The European resolution on the Circular economy: a story of opportunities

10 February 2021

“Flanders is a leader in the circular economy in Europe and wants to support the new action plan in order to achieve the necessary scaling up.” MEP Johan Van Overtveldt reacts to the recycling resolution of the European Parliament. “The coronavirus pandemic demonstrates the importance of strategic autonomy and stable supply chains. We must strengthen our value chains, make our industry and economy resilient, sustainable and competitive.”

More than sorting and recycling

The circular economy is much more than simply better sorting and recycling. It also means keeping the value of products and raw materials at its maximum in Europe, thus reducing the use of primary raw materials and decreasing our dependence on third countries. Circular companies are showing more resilience during the crisis. More circularity is also good for the environment and the climate. In Flanders, more than half of our emissions are linked to the use of materials. “It is therefore not surprising that a reduction in our use of materials is an important building block in the Flemish Energy and Climate Plan. By 2030, Flanders wants to reduce that footprint by 30%. The Netherlands also already has a benchmark. So we can certainly offer inspiration to other European Member States.”

Better design and reuse

Eighty per cent of the environmental impact of a product is determined during the design phase. Working on better design, which also facilitates reuse, is therefore a real prerequisite for circular success. The N-VA also welcomes the emphasis on “product-as-a-service” models (where you buy the use of the product rather than the product itself), the importance of recycled content in new products and less residual waste. Flanders is also already working hard on this. The work of Vlaanderen Circulair and the Henry Van De Velde Awards gallery of honour are excellent showcases of this. Furthermore, Flanders wants to limit residual household waste to 100 kg per person per year by 2030. It is currently more than 145 kg.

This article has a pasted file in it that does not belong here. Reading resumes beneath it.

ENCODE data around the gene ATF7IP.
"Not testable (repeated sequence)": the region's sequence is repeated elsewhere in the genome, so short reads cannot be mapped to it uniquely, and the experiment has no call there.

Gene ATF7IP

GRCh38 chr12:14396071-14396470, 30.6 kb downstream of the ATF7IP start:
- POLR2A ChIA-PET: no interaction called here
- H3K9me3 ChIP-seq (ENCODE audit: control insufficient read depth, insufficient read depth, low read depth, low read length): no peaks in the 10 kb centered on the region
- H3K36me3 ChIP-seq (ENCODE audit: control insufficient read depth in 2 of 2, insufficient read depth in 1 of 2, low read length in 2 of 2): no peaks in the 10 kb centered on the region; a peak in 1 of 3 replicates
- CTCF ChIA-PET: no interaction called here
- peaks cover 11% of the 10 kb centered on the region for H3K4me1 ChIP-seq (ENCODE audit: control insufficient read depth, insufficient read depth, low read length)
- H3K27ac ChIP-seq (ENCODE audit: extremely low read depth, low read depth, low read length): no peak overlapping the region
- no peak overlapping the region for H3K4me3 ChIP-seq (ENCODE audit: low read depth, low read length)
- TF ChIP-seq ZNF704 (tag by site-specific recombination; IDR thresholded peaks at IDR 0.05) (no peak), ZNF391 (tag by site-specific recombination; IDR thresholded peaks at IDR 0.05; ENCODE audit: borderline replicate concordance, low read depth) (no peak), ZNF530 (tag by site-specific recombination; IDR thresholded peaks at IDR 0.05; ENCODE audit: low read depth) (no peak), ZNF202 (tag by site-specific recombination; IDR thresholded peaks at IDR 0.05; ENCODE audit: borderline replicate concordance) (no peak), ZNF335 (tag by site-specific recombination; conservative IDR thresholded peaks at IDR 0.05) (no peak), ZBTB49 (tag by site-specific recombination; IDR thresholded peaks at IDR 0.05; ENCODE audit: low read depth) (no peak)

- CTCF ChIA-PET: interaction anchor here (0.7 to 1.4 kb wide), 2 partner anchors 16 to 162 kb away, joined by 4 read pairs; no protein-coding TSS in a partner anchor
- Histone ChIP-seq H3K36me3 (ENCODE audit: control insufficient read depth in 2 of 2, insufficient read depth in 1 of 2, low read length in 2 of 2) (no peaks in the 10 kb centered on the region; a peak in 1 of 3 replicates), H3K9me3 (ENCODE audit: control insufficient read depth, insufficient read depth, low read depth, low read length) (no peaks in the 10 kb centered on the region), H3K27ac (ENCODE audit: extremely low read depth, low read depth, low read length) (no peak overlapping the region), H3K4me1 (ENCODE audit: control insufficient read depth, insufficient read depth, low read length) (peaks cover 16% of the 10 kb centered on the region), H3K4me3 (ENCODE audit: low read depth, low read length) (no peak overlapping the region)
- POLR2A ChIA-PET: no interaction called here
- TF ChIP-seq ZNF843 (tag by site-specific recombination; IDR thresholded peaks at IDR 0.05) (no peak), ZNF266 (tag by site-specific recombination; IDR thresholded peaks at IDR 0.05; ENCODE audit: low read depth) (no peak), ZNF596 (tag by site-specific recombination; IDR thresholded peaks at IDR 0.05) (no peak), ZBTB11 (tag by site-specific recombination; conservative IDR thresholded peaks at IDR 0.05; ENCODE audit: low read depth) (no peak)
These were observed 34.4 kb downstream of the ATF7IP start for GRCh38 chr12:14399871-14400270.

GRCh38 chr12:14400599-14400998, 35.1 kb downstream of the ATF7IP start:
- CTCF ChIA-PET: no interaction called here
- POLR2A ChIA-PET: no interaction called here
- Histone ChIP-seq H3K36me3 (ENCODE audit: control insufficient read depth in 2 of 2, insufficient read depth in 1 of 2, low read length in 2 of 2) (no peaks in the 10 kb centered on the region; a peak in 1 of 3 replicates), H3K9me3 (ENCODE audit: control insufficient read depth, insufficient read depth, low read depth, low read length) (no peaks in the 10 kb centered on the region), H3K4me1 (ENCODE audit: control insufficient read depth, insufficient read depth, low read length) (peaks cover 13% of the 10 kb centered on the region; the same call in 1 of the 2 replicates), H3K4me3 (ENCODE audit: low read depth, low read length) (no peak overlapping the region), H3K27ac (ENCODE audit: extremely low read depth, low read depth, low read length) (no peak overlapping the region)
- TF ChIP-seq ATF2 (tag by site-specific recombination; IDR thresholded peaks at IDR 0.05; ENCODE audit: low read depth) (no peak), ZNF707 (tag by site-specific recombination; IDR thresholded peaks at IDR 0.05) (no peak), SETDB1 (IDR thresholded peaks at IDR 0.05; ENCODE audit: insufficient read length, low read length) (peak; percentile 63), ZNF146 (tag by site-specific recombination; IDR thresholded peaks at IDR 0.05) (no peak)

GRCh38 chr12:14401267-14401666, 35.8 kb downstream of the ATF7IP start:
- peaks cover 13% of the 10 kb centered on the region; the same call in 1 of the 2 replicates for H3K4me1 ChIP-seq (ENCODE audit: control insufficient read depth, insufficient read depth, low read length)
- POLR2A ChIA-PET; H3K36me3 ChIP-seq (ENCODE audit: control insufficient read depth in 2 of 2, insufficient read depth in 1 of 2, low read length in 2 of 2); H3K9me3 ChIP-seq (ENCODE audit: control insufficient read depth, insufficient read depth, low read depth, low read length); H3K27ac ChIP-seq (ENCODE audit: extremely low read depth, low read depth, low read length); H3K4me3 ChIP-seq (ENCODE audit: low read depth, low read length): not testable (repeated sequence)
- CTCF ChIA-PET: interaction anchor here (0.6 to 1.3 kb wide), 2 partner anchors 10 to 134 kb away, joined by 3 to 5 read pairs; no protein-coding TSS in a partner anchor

Emphasis on innovation

Johan Van Overtveldt is particularly pleased with the emphasis that the resolution places on innovation. Many new techniques can help us with the circular transition, ranging from chemical recycling, capturing CO2 (converting emissions into raw materials) and reusing it as a raw material, artificial intelligence, etc.

Governments’ role in setting an example

The N-VA has been arguing for sustainable tenders for some time, with a focus on reuse. Governments must set a good example. Public institutions within the EU spend around EUR 2,000 billion annually (14% of joint GDP The gross domestic product (GDP) is the total monetary value of all goods and services produced within a country, both by companies and the government. This term is usually used as a benchmark for a country’s prosperity. This is why the N-VA closely follows the evolution of the Belgian GDP. GDP ) on orders and investments of the most diverse nature. It’s a huge lever. Furthermore, the circular economy must also be an important link in the European recovery. The circular economy already occupies a prominent place in the Flemish proposals.

Ambition and a sense of reality

A circular economy must work in practice, Johan Van Overtveldt says. “The intention is to remove obstacles, for example, to achieve a level playing field for secondary materials. More measuring and monitoring is crucial in this regard. At the same time, we must avoid new obstacles arising. Rather than on so-called “non-toxic” recycling, our focus must be on safe products and processes.”

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